Originally published in the November 2017 issue of TransWorld SNOWboarding, Lyon Farrell’s interview is the fourth of eight conducted with up-and-coming riders over the course of a week in Aspen, Colorado in April 2017. Check out Red Gerard’s interview here!
Lyon Farrell stands out. Not because he's from Maui; you wouldn't guess it. Not because he dresses wild; he doesn't. And maybe that is, ironically, what is so noticeable about Lyon. He's low-key. He carries himself with a level of maturity that would have you pin him at least five, maybe ten, years older than his 19. Lyon doesn't seem concerned with trends or doing anything on the premise that it is what the crowd is doing. Most up-and-coming snowboarders didn't grow up on Maui with a vert ramp in their backyard, but his whatever-it-takes tenacity and sun-up-to-sundown work ethic are undoubtedly doubt what have carried him from a tropical island to his place on the roster of snowboarding's next defining generation. — Taylor Boyd
Where are you from?
How did you get good at snowboarding?
So basically, my dad was from New Zealand and during our summer breaks, we'd fly down and kind of turn this three-week holiday to visit our grandparents into a snowboard trip. I would go for those three weeks out of the year, and then when I was like 10, I spent six weeks living with my grandparents and taking the employee bus up the hill every day, and I'd ride from seven in the morning all the way until close. Then I went to Snow Park and bumped into this dude named Colin Bartlett. He said that he was going to be coaching kids in Colorado, and I thought that was a really cool idea but didn't really think it was realistic.
So then what?
Somehow I convinced my mom to send me to Colorado. I still don't know how. So we went out there for three weeks. All I could do was a backside 360, but I learned how to do all four 540s in those three weeks. My mom started talking to this guy Colin, and she was like, "So do you think he could actually do this?" And he encouraged her to let me start traveling with them, so I went from that three weeks, straight into a four month full season in New Zealand. I was 13, and I was living with 16 and 18-year olds like Mikey Ciccarelli, Tyler Nicholson, and those kids. Being able to ride with them every day, they were so much better than me, so I just picked up on some stuff and learned like three 7s or something in New Zealand.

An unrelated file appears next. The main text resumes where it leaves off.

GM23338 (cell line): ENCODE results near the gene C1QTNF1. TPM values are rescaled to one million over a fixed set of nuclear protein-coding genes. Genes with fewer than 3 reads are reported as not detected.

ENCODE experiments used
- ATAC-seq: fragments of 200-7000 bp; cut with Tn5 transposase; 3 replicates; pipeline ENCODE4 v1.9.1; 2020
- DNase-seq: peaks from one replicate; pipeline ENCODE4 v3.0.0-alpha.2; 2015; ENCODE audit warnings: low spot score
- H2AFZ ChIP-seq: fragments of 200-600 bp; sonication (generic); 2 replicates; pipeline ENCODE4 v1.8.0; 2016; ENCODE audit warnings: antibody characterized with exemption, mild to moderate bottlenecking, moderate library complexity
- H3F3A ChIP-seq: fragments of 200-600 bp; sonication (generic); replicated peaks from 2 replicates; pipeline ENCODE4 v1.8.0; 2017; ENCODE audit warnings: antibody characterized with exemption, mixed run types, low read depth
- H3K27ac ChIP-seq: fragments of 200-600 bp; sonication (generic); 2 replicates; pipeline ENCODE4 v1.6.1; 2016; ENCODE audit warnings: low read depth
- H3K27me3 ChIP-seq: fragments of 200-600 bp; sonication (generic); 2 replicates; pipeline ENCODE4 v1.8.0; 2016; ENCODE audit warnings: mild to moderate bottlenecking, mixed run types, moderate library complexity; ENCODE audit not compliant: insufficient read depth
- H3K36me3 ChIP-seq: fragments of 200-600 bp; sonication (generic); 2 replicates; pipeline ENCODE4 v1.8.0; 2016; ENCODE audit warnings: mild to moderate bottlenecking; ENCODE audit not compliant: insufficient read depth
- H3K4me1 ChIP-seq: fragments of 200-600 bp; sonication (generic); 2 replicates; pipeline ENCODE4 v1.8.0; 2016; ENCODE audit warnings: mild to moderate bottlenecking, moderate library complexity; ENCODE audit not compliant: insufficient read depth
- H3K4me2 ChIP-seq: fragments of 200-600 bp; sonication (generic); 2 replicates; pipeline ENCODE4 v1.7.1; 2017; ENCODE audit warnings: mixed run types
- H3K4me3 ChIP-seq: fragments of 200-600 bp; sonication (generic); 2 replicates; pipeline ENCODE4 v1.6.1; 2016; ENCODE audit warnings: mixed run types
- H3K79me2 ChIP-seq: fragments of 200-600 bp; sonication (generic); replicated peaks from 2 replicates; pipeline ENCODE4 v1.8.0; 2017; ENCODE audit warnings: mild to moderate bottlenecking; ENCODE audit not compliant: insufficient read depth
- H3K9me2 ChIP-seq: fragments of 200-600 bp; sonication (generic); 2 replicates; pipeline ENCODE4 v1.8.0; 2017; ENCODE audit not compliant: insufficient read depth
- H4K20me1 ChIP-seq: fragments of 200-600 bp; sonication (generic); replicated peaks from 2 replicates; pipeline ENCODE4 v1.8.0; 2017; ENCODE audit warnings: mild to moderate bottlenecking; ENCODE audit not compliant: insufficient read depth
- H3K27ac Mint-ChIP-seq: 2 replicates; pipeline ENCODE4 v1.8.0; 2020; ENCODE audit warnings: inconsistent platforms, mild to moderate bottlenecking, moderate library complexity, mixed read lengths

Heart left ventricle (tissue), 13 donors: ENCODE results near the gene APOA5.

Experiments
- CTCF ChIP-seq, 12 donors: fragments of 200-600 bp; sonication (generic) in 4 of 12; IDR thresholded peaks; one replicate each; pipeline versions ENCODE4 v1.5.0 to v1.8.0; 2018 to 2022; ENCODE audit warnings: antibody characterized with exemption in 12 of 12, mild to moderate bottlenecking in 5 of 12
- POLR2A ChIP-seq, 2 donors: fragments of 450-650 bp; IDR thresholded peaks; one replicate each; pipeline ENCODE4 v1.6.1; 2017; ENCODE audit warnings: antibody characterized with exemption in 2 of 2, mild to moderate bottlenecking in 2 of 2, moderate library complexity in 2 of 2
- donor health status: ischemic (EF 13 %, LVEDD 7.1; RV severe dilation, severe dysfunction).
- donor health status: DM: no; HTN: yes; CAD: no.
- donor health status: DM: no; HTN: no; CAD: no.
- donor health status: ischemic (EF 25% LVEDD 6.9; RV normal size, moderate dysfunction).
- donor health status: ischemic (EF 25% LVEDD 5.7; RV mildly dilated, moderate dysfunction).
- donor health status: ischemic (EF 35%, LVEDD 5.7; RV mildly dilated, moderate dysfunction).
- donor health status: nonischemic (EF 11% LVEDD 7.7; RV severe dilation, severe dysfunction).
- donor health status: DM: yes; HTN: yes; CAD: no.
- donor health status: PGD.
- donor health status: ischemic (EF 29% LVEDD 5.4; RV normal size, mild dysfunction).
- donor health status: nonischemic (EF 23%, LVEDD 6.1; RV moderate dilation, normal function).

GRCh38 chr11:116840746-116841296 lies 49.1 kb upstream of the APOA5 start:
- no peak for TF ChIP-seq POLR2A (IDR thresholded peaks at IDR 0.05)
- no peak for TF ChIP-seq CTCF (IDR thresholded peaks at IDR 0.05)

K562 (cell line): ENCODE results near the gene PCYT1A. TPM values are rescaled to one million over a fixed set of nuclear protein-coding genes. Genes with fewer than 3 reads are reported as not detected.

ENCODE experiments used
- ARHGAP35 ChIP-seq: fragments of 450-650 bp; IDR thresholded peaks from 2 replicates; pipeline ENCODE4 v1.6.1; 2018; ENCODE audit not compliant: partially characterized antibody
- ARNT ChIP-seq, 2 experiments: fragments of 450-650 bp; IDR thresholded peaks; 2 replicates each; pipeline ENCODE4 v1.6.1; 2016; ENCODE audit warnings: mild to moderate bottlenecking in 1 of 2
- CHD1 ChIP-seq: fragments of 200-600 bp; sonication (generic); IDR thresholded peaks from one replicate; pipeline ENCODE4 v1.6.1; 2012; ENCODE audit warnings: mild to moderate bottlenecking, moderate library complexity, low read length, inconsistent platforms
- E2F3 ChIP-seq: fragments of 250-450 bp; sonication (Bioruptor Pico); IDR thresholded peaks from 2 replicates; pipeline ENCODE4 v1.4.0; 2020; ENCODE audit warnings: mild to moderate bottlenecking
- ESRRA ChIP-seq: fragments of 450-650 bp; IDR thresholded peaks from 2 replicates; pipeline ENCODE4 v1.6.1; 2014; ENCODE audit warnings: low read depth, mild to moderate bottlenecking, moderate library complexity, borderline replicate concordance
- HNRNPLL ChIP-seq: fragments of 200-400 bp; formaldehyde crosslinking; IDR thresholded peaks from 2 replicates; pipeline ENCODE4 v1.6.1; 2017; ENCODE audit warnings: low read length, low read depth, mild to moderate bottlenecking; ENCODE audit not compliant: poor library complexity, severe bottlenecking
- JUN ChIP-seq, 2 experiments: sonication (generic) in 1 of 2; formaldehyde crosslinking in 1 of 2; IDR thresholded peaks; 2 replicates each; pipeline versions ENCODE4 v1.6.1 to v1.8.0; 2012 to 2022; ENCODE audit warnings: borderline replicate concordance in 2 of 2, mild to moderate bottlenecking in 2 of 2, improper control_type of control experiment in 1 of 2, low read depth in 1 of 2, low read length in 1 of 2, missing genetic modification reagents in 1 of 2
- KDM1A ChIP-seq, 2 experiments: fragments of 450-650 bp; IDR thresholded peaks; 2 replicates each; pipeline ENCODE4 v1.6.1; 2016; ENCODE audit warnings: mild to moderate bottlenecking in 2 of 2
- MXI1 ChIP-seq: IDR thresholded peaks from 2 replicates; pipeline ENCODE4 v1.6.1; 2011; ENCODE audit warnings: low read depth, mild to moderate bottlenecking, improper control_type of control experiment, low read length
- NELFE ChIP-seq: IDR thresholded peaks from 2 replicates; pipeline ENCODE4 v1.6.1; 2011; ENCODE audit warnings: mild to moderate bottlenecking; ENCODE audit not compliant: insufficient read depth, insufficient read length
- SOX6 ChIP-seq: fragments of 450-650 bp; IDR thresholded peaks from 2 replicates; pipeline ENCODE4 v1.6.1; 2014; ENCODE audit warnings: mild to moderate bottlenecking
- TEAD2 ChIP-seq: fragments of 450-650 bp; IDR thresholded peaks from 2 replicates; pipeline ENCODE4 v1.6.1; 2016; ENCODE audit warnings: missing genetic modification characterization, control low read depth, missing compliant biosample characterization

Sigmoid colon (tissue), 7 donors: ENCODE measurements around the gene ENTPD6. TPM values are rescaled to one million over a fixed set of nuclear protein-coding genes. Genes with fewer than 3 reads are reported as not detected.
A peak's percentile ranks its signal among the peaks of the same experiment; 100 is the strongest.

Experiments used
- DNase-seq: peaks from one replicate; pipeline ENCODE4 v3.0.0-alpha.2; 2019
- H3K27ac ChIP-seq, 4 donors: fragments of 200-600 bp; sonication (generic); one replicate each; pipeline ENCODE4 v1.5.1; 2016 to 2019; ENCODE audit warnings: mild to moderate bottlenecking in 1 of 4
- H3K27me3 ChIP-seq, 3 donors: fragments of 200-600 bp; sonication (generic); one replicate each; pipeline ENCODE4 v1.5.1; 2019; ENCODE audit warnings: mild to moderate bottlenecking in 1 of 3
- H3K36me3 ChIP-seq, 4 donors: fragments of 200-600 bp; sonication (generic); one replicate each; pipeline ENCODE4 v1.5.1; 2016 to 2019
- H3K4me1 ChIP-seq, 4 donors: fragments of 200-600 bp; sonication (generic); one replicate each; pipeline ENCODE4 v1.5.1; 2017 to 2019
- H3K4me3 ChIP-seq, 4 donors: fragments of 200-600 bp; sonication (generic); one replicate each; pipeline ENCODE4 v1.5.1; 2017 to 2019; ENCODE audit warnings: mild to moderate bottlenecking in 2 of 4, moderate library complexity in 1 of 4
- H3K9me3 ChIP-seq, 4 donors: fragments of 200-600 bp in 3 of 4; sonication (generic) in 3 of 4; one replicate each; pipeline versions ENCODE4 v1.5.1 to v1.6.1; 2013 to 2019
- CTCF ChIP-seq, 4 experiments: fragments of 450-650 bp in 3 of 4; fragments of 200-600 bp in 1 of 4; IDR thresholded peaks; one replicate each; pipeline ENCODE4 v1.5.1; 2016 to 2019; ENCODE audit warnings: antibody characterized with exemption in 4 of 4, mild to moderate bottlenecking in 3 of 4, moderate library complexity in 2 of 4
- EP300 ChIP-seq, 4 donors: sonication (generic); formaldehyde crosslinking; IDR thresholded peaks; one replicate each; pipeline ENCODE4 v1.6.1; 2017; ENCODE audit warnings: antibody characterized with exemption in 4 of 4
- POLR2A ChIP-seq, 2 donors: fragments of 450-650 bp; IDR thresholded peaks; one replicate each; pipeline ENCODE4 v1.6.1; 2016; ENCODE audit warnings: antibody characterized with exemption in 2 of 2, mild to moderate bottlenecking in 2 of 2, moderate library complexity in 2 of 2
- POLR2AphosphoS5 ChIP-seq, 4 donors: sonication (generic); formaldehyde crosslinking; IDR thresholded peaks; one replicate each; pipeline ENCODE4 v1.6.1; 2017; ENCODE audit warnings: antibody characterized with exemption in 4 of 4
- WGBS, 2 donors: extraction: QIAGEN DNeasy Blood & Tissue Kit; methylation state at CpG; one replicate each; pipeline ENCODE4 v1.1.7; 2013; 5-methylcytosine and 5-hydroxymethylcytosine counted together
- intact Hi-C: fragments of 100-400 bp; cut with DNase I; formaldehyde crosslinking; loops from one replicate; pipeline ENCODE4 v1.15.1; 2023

And how did you meet this crew here?
I ended up spending more time in Colorado when I turned 14, so I started hanging out with Redmond and all the kids. That's when I learned three 10s and just started progressing really quickly.
Wow, so things happened fast.
Oh yeah. After meeting all the American kids I got invited to The Launch at Mammoth when I was like 16, and then I got invited to Superpark the next year and it kind of all just happened. So crazy. It was all so fast; within two years I was sponsored, and it was crazy.
I would say ability on a skateboard, which you have, and had, is the biggest predictor of ability to snowboard well.
Yeah, skating was the biggest thing I think. I grew up skating my whole life, and all I wanted to do was be a pro skater. So I started skating a lot of vert, and that translated to halfpipe in snowboarding. It's just so easy to relate. We had another house, and when my dad sold that house, he ended up building a vert ramp in our backyard. It was 10 feet—not true 12-foot vert—but still super fun. So I just started skating that thing a shit ton.
And where does Mike Ranquet come into the picture?
Yeah, so that's how I met Mike Ranquet. I bumped into him at my local skatepark right after he got his hip replaced, and I just thought he was some old dude, and then his buddy Steve came up to me with him and was like, "Yo, I was wondering if Mike and I could come and skate your ramp." I'd known Steve for a while, so I was like, "Sure." Then he showed up and just started ripping. Absolutely ripping. My mom knew who he was because she snowboarded for a bit, and she recognized his name. He ended up becoming my skate coach, and we would do trips to California and do contests and stuff.
Wow. That's a pretty funny scenario.
So funny. Out of all people! He used to tell me like, "Yeah, I was kind of a big deal back in the day," and I was like, "Sure you were, buddy." Then I realized how much of an impact he had on snowboarding. Kids would tell me "You don't know anything!”